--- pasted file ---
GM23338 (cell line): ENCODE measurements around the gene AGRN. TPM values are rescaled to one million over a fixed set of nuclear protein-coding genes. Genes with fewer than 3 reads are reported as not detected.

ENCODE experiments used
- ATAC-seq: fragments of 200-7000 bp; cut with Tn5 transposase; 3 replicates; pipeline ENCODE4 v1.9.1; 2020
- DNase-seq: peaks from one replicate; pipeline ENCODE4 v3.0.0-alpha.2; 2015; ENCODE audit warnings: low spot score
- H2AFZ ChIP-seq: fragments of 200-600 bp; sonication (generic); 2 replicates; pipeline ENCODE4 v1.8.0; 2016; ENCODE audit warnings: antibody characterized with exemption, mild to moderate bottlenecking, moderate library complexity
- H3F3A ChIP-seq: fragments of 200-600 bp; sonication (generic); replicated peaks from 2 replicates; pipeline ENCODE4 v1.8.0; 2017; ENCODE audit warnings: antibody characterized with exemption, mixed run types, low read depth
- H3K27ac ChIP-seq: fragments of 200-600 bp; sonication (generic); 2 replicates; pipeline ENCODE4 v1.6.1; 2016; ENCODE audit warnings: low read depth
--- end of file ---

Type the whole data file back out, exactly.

GM23338 (cell line): ENCODE measurements around the gene AGRN. TPM values are rescaled to one million over a fixed set of nuclear protein-coding genes. Genes with fewer than 3 reads are reported as not detected.

ENCODE experiments used
- ATAC-seq: fragments of 200-7000 bp; cut with Tn5 transposase; 3 replicates; pipeline ENCODE4 v1.9.1; 2020
- DNase-seq: peaks from one replicate; pipeline ENCODE4 v3.0.0-alpha.2; 2015; ENCODE audit warnings: low spot score
- H2AFZ ChIP-seq: fragments of 200-600 bp; sonication (generic); 2 replicates; pipeline ENCODE4 v1.8.0; 2016; ENCODE audit warnings: antibody characterized with exemption, mild to moderate bottlenecking, moderate library complexity
- H3F3A ChIP-seq: fragments of 200-600 bp; sonication (generic); replicated peaks from 2 replicates; pipeline ENCODE4 v1.8.0; 2017; ENCODE audit warnings: antibody characterized with exemption, mixed run types, low read depth
- H3K27ac ChIP-seq: fragments of 200-600 bp; sonication (generic); 2 replicates; pipeline ENCODE4 v1.6.1; 2016; ENCODE audit warnings: low read depth